3)  II Corinthians 12:9-11 “But he said to me, ‘My grace is sufficient for you, for my power is made perfect in weakness.’  ‘Therefore I will boast all the more gladly of my weaknesses, so that the power of Christ may rest upon me.  For the sake of Christ, then, I am content with weaknesses, insults, hardships, persecutions, and calamities. For when I am weak, then I am strong.’”  Okay, that is just crazy talk.  How do we get to the point that we “boast all the more gladly of my weaknesses?   We get there by realizing that God desires to show his power in our lives and so he always gives us more than we can handle in our lives.  He wants us, because it is one of the most important lessons we can learn, to know that we are not adequate enough, in our own strength, to handle what He brings into our lives.  These times are brought into our lives to show us His power that dwells in us.  Look at the list Paul says he is contented in.  Each of those things cause us great consternation and turmoil in our lives.  Yet, God desires for them to perfect breeding grounds for our growth in His power and strength.  His ways are certainly way different than my ways!

Change is painful.  Circumstances that we are unable to control can be very upsetting.  Growth is often not pleasant.  But they are part of the life of a Christian.  They can be glories if we learn to yield, trust, and walk in obedience.  I have not perfected these yet.  I often dream of how cool it would have been to walk around the walls of Jericho and then watch them fall.  Yet, when God asks me to walk around the walls, I argue with him about how crazy an idea that is.  I know better than infinite God.  I am just glad that He patiently points out how my way is not working out so great.  Peter’s whole personality was changed because Jesus was praying for him.  Jesus is praying for us right now.  May we learn to seek the next glory change as much as Paul did.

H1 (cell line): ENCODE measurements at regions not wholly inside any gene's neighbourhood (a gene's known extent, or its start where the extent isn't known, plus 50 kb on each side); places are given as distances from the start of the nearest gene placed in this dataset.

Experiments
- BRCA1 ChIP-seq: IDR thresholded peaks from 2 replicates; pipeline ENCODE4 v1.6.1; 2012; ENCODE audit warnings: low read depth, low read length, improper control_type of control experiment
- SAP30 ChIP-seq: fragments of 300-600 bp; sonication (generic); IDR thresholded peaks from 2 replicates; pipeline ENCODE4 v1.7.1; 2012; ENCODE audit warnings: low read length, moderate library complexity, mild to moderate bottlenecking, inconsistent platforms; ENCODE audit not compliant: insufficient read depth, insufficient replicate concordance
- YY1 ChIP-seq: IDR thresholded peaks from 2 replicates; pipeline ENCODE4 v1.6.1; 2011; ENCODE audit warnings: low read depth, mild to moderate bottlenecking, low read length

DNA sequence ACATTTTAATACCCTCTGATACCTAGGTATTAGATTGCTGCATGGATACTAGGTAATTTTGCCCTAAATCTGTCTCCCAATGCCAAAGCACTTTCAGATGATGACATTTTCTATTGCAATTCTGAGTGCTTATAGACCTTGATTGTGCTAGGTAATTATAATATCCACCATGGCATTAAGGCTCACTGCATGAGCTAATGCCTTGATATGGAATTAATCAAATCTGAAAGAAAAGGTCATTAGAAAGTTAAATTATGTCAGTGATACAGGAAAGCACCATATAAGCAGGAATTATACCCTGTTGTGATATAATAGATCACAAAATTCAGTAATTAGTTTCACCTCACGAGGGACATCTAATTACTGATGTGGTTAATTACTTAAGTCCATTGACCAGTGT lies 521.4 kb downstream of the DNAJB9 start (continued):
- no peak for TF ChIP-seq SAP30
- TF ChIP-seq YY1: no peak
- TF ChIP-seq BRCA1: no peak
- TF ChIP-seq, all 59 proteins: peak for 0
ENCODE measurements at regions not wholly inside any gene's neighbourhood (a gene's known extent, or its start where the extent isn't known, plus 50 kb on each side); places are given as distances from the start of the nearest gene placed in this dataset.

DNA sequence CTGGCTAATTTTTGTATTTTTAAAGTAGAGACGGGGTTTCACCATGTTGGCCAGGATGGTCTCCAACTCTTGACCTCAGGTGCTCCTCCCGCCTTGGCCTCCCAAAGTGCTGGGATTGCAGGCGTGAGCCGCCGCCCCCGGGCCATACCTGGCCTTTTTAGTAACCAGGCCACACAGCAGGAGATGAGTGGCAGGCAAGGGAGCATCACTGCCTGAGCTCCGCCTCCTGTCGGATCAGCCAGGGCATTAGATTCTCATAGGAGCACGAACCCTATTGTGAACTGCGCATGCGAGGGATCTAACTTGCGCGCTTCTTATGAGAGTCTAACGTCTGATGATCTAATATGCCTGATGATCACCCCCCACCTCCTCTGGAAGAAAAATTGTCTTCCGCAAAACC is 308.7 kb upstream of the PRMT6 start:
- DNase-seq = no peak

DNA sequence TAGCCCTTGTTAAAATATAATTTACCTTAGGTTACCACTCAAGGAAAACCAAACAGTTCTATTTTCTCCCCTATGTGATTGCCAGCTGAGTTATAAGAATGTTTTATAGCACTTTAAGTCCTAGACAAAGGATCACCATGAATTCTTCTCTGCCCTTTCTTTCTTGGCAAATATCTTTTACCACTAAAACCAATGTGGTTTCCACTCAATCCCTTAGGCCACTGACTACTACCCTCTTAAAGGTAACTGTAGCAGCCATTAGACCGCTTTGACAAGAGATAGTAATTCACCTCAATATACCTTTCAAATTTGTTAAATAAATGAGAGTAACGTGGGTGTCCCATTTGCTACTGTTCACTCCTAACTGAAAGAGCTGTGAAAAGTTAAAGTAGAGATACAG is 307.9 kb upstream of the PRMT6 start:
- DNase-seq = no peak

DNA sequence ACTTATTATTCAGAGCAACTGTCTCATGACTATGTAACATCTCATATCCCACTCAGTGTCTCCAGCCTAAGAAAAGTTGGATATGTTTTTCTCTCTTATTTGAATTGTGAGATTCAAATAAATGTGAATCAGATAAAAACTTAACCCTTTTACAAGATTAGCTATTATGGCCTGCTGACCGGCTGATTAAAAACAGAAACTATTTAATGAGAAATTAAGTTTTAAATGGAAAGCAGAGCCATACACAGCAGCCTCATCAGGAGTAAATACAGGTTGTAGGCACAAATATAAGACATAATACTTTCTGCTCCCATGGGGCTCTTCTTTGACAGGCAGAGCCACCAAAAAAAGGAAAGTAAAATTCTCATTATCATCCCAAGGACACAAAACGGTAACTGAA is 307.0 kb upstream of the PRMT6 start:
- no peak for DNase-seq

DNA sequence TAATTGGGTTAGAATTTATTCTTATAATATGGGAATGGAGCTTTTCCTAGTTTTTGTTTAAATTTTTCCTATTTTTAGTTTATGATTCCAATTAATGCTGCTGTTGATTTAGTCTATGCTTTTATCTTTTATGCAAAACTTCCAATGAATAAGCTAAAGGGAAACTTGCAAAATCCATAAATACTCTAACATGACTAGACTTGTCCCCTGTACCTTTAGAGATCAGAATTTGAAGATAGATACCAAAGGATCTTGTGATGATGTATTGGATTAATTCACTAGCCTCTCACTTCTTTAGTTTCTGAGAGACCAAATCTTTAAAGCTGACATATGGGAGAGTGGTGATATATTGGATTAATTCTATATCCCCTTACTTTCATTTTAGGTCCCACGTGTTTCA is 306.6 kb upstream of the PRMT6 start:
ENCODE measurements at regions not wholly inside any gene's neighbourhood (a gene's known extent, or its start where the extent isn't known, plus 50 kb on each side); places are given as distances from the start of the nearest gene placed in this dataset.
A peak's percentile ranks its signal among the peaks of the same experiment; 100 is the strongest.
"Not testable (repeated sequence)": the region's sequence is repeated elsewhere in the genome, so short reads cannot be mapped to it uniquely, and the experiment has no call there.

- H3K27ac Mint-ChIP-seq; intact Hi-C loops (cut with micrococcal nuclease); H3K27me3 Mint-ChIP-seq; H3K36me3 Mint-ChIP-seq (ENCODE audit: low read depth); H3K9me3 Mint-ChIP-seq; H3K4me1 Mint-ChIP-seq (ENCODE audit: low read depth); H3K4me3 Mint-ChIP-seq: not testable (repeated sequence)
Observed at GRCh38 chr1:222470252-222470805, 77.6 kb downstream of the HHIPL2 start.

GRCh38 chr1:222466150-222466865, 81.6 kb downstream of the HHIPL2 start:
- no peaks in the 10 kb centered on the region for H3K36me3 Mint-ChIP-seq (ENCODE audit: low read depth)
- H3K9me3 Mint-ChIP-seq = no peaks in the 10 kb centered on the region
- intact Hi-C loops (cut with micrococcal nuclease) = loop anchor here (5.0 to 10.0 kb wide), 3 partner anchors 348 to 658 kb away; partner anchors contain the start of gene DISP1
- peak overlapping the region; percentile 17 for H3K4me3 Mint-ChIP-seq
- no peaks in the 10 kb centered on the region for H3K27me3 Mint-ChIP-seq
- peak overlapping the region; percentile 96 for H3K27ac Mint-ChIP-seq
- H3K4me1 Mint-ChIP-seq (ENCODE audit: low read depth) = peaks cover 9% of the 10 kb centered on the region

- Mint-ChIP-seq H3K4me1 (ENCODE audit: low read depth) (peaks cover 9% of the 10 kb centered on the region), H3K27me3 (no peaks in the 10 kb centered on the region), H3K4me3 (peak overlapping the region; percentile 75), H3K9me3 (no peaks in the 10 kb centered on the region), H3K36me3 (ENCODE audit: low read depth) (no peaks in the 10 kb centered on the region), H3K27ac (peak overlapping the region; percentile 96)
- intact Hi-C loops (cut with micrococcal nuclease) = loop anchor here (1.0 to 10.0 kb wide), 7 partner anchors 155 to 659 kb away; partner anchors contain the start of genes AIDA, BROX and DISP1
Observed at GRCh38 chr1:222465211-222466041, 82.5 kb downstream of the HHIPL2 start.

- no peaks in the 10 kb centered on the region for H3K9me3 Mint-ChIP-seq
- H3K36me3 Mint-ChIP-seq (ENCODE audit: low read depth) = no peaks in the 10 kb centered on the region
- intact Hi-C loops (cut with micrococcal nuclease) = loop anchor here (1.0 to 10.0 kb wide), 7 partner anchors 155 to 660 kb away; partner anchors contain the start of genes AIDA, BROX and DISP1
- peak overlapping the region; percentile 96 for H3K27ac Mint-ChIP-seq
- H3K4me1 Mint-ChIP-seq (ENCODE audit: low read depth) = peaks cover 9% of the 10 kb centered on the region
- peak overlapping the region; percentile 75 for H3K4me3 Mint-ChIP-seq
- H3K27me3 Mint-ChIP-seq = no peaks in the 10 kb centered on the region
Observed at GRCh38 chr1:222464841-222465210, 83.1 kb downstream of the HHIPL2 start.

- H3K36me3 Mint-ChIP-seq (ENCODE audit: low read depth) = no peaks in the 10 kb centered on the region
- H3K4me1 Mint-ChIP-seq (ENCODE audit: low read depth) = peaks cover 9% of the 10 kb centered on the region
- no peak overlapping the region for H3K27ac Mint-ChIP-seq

One last point.  These truths are why we need each other as believers.  I Corinthians 12 describes our relationships as a body.  We function best together.  We, too often, use this illustration as solely about life in ministry.  This metaphor applies to our whole lives.  We function better when we walk and live together.  It is then that the hand can do what the foot cannot.  The elbow can do what the eye cannot.  We function more fully together.  Growth and change happens in a healthier environment when it is allowed to happen in this kind of setting.  Allow others time and grace to change.  Allow others to see you change.